After two years of mass hirings, we’re now in a reversal period.
Tech companies both large and small have cut jobs, including Netflix, which cited the effects of the COVID-19 pandemic and overhiring during rapid growth periods. Other tech giants like Robinhood, Twitter, Glossier and Better are a part of a growing list that are continually letting people go.
Recent data from LinkedIn shows that fintech has also been trimming their workforce. Forbes reported that Chicago-based debit card company M1, reduced its team of 369 people to 349 in one month. Neobank reported a slight decrease in employees on LinkedIn as well. PointCard, a debit rewards startup reported 105 employees in January and now it’s down to 61.
Retail tech is also taking a hit. USA Today recently reported that Shopify is cutting 10% of its staff, or nearly 1,000 employees, as a result of a sales downturn in recent months.
Unfortunately, the list of tech layoffs seems to keep growing, and we’re keeping track. Here’s who have made major downsizing moves to their workforce so far.
Hopefully, this trend will stop soon as Harvard Business Review pointed out that layoffs are awful for companies. A study they raised showed that even just a 1% downsizing would lead to a 31% increase in people quitting, and survivors of layoffs have a 41% decline in job satisfaction and a 20% decline in job performance and productivity.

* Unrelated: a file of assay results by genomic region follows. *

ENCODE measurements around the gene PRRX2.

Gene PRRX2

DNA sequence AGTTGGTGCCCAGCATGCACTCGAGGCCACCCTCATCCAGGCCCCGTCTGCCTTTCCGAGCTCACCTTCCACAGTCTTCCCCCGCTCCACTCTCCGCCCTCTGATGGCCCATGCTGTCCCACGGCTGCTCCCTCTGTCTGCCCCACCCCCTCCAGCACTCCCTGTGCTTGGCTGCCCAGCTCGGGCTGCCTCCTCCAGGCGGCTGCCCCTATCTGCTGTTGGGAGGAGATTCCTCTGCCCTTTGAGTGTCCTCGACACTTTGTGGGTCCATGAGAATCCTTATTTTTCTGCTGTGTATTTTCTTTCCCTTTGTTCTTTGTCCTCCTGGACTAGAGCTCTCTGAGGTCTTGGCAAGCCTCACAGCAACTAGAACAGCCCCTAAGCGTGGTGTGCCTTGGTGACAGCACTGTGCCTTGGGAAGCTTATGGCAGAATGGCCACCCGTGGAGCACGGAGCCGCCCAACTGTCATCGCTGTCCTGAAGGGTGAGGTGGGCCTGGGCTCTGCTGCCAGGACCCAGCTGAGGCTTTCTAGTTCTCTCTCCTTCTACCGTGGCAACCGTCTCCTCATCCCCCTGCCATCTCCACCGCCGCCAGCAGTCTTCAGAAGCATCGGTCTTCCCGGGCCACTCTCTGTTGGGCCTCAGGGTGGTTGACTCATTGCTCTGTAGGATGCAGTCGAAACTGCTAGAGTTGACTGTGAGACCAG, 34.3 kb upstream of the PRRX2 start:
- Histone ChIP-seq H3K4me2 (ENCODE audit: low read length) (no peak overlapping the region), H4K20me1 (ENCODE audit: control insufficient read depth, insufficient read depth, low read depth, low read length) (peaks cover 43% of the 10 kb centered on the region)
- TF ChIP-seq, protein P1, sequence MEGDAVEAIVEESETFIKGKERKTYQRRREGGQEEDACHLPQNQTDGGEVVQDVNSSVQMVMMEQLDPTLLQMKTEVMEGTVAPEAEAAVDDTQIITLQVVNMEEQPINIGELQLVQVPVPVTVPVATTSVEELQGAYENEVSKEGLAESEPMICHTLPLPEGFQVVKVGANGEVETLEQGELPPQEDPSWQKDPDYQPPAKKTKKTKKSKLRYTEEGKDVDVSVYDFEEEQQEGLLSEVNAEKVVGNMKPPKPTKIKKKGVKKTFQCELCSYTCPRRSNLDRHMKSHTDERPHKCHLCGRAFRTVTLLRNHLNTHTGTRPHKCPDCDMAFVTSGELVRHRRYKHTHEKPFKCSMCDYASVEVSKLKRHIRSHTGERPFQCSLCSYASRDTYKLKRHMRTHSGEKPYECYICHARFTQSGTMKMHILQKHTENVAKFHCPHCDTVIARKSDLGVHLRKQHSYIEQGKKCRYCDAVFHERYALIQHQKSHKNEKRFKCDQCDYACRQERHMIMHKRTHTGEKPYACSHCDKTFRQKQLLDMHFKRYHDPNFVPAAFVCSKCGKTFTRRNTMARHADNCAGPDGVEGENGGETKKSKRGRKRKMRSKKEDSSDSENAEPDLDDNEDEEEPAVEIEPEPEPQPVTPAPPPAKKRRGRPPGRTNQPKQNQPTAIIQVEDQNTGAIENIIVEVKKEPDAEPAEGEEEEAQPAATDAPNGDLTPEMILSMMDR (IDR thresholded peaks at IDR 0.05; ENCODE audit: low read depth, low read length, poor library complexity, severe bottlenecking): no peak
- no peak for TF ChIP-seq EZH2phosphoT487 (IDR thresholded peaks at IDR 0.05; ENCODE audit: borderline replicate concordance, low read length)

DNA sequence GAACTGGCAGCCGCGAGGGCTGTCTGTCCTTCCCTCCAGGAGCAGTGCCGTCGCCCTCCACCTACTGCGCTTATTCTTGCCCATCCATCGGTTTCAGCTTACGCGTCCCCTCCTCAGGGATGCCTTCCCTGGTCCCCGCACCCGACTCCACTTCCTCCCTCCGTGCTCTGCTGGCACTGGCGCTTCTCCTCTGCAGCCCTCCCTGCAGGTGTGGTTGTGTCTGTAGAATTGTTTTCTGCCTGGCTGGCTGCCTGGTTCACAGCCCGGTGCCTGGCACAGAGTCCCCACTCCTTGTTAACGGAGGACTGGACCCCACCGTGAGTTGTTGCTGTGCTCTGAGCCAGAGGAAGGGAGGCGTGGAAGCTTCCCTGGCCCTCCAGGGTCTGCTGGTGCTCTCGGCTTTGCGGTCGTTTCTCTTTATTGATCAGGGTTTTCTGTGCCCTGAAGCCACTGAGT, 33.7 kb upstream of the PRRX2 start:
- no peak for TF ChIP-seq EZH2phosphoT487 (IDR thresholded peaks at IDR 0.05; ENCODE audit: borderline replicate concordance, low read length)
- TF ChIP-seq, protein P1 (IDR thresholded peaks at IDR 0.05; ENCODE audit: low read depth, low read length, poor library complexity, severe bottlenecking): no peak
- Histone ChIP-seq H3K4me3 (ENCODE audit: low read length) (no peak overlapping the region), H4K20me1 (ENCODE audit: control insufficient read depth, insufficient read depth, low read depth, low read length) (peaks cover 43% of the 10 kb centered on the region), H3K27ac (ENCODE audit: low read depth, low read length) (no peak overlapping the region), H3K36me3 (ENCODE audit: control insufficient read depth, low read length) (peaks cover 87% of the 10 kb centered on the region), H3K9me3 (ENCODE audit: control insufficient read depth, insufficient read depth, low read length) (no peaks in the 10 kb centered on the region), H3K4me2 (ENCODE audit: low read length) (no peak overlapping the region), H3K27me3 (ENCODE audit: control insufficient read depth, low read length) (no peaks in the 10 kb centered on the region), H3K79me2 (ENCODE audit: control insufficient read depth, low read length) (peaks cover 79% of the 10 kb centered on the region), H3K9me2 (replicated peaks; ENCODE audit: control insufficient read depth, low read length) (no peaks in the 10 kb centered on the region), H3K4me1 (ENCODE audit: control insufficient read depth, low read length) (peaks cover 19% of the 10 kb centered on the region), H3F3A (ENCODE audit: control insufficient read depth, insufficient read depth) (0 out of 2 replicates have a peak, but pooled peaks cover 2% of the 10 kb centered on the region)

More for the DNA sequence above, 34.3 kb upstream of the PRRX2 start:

In a statement shared with employees in July, Tobias “Tobi” Lütke, Shopify’s founder and CEO, revealed that layoffs will happen across their recruiting, support and sales departments. The organization will also be doing away with “over-specialized and duplicate roles”, as well as positions that were “convenient to have but too far removed from building products.”
He continued, “As a consequence, we have to say goodbye to some of you today and I’m deeply sorry for that,” Lütke said.
With an initial round of reductions taking place in May, it was reported a month later that more than 300 employees were let go from the streaming giant across multiple departments, bringing the total to more than 450 so far.
“Today we sadly let go of around 300 employees,” a Netflix spokesperson shared with Variety in a June 23 report. “While we continue to invest significantly in the business, we made these adjustments so that our costs are growing in line with our slower revenue growth. We are so grateful for everything they have done for Netflix and are working hard to support them through this difficult transition.”
NY Times reported on August 2 that the investing app giant laid off 23% of its staff because of the imploding cryptocurrency market.
This came just months after laying off 340 employees.
Twitter laid off 30% of its talent acquisition team in July as reported by Techcrunch
. This came just two months after the company’s hiring freeze.
In a August 30 report by
Verge, it was shared that Snap Inc. (Snapchat parent company) had laid plans to lay off about 20 percent of its more than 6,400 employees.